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THURSDAY, MAROR 31, 1831.…

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A somewhat singular episode in crimina jurisprudence has just occurred at the Mid- dlesex Sessions, and it illustrates, also, the latent affection which the British public has for that essentially British institution, trial by jury. A young woman, rejoicing in the harmonious name of Bessie Dando, was in- dicted for stealing a flower plant worth a few pence. She had been previously charged at a police-court with the offence,and the sitting magistrates sentenced her to twenty-one days' imprisonment. Bessie Dando, how- ever, was not wholly ignorant of the law, and she claimed the privilege of a clause in the Summary Jurisdiction Act,and demanded her inalienable right to have her guilt or innocence determined by a jury of her feilow- countrymen. To this appeal the Middlesex jury who dealt with the case did not give an entirely satisfactory answer, although it was one that proved, perhaps, more acceptable to the accused then the prosecutor. Ths jury, like the special panel that had to try a not more important, but far more pungent and exciting issue in the same county, were unable to agree, and they, too, were discharged without giving a verdict. The prisoner is to be tried again, but she has been temporarily set at liberty on bail. There appears to be a good deal of fuss no end of delay, much expenditure of time, and a considerable display of forensic ability about a twopenny halfpenny garden plant. But spite and the law must, you know, be vindicated.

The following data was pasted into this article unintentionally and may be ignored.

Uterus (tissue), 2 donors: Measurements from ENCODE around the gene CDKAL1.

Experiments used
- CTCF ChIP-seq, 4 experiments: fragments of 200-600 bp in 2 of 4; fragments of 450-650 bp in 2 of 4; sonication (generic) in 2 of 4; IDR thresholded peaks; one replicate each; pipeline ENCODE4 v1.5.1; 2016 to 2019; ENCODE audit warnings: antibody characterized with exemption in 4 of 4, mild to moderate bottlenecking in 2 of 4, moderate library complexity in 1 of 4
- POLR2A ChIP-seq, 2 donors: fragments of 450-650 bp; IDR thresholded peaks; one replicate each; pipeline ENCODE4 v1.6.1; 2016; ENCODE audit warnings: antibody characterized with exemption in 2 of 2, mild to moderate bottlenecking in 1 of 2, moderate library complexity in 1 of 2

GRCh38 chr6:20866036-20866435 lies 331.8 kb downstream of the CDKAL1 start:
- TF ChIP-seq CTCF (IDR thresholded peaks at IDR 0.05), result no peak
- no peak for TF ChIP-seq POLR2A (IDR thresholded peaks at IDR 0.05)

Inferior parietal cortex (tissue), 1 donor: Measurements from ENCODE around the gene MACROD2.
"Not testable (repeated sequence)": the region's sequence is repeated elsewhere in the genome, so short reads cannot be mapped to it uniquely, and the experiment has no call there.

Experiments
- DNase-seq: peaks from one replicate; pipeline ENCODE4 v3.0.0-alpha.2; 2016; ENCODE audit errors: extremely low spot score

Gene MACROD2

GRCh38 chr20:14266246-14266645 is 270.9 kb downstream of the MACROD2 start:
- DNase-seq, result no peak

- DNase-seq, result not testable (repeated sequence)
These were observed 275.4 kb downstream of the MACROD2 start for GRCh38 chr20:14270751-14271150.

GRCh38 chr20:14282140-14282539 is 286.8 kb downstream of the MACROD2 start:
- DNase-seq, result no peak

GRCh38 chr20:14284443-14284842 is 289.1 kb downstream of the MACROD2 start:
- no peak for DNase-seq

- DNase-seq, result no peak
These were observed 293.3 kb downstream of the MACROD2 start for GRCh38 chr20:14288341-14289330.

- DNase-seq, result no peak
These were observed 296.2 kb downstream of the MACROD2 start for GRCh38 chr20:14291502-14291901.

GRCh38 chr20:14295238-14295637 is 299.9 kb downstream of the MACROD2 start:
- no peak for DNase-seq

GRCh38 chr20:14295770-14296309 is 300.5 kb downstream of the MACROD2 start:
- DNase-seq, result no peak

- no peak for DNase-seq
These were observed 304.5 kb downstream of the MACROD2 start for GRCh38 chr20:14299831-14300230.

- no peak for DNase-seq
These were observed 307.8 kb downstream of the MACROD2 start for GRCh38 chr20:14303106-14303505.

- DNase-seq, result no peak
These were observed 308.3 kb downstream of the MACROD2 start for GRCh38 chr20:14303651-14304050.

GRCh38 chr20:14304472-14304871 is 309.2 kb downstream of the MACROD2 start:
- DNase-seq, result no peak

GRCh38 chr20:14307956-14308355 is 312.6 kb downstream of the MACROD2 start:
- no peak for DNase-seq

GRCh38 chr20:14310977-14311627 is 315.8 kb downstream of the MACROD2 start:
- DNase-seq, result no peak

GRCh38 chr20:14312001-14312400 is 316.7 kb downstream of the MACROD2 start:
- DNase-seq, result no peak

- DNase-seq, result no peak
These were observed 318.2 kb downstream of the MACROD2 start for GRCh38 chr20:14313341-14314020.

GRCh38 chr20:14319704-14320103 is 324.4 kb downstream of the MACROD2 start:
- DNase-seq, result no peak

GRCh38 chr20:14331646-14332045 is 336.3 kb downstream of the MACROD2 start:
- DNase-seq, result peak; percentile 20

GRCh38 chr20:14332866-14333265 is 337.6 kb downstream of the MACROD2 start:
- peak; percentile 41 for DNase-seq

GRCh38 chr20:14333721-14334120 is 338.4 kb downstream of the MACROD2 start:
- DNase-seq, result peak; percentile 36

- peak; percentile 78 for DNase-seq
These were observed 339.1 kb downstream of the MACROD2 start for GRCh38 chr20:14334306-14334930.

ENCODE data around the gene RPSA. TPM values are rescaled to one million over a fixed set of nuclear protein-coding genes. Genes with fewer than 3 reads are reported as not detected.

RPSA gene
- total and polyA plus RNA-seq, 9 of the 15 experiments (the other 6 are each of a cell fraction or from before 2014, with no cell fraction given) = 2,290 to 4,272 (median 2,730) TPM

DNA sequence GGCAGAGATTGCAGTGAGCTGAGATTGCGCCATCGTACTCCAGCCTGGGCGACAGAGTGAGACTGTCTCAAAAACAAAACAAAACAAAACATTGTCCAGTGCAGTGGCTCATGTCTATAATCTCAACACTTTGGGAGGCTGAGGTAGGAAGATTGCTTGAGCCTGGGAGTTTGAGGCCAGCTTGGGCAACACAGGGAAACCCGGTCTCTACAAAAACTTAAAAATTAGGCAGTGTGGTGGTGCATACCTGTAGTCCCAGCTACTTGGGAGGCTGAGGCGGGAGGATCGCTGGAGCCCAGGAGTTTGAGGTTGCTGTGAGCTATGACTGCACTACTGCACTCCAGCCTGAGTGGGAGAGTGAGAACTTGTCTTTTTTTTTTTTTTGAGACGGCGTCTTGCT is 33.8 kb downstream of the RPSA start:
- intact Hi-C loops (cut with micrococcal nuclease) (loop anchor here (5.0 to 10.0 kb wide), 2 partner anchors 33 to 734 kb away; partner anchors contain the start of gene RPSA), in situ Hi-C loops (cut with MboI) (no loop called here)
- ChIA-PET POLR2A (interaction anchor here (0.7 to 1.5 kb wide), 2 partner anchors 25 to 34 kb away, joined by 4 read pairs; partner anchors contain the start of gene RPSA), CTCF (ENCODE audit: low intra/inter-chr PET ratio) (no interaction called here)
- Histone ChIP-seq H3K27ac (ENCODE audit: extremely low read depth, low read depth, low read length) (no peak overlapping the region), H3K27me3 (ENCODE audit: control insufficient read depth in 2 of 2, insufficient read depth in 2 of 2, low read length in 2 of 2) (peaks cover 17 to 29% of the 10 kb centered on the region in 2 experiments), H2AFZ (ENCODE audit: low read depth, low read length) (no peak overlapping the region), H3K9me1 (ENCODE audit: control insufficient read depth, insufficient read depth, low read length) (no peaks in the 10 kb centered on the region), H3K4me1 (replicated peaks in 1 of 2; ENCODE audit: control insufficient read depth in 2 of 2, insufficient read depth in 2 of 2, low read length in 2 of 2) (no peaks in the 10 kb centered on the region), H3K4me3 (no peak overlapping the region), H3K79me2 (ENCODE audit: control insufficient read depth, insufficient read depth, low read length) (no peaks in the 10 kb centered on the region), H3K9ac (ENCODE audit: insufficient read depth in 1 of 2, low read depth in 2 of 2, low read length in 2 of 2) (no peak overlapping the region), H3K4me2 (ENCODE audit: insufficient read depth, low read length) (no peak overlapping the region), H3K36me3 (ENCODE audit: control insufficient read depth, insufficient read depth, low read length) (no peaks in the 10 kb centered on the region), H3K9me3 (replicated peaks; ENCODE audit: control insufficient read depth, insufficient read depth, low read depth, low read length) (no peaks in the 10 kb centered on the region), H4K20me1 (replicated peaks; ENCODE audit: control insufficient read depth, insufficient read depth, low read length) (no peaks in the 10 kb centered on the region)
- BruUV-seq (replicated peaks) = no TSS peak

!THE TROUBLES OF AN ABER!GAVENNY…

! DISTURBANCES IN AFGHANISTAN,j

---SCHOOL BOARD EXPENDITURE.

RESTRICTIONS UPON THE MONMOUTHSHIRE…

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LONDON LETTER. '-'----.